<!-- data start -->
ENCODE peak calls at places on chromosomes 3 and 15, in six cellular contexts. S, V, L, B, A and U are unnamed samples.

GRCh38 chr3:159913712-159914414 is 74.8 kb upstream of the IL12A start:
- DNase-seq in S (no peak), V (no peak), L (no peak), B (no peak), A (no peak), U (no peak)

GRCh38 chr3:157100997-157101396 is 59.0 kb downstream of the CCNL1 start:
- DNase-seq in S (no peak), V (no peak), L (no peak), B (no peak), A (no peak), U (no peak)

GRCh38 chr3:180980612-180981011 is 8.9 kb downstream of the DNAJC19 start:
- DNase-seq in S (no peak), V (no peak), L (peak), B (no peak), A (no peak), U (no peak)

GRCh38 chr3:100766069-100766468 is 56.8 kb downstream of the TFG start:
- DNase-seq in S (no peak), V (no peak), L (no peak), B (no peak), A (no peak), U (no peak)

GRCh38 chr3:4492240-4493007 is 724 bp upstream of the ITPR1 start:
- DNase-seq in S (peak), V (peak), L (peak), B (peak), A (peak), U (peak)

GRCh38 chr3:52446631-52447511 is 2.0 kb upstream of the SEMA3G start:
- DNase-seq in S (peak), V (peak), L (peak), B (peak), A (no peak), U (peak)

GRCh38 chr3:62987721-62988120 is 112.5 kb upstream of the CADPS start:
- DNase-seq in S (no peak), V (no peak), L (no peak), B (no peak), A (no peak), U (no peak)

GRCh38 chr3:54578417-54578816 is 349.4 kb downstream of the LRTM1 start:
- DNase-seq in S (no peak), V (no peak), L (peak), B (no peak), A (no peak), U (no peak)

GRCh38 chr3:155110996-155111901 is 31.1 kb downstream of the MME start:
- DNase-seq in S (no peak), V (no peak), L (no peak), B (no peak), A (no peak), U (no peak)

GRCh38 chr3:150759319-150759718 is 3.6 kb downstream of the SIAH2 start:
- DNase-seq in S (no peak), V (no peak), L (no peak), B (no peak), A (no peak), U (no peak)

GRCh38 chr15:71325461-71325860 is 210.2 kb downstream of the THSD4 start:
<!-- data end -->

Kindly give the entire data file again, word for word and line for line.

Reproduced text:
ENCODE peak calls at places on chromosomes 3 and 15, in six cellular contexts. S, V, L, B, A and U are unnamed samples.

GRCh38 chr3:159913712-159914414 is 74.8 kb upstream of the IL12A start:
- DNase-seq in S (no peak), V (no peak), L (no peak), B (no peak), A (no peak), U (no peak)

GRCh38 chr3:157100997-157101396 is 59.0 kb downstream of the CCNL1 start:
- DNase-seq in S (no peak), V (no peak), L (no peak), B (no peak), A (no peak), U (no peak)

GRCh38 chr3:180980612-180981011 is 8.9 kb downstream of the DNAJC19 start:
- DNase-seq in S (no peak), V (no peak), L (peak), B (no peak), A (no peak), U (no peak)

GRCh38 chr3:100766069-100766468 is 56.8 kb downstream of the TFG start:
- DNase-seq in S (no peak), V (no peak), L (no peak), B (no peak), A (no peak), U (no peak)

GRCh38 chr3:4492240-4493007 is 724 bp upstream of the ITPR1 start:
- DNase-seq in S (peak), V (peak), L (peak), B (peak), A (peak), U (peak)

GRCh38 chr3:52446631-52447511 is 2.0 kb upstream of the SEMA3G start:
- DNase-seq in S (peak), V (peak), L (peak), B (peak), A (no peak), U (peak)

GRCh38 chr3:62987721-62988120 is 112.5 kb upstream of the CADPS start:
- DNase-seq in S (no peak), V (no peak), L (no peak), B (no peak), A (no peak), U (no peak)

GRCh38 chr3:54578417-54578816 is 349.4 kb downstream of the LRTM1 start:
- DNase-seq in S (no peak), V (no peak), L (peak), B (no peak), A (no peak), U (no peak)

GRCh38 chr3:155110996-155111901 is 31.1 kb downstream of the MME start:
- DNase-seq in S (no peak), V (no peak), L (no peak), B (no peak), A (no peak), U (no peak)

GRCh38 chr3:150759319-150759718 is 3.6 kb downstream of the SIAH2 start:
- DNase-seq in S (no peak), V (no peak), L (no peak), B (no peak), A (no peak), U (no peak)

GRCh38 chr15:71325461-71325860 is 210.2 kb downstream of the THSD4 start: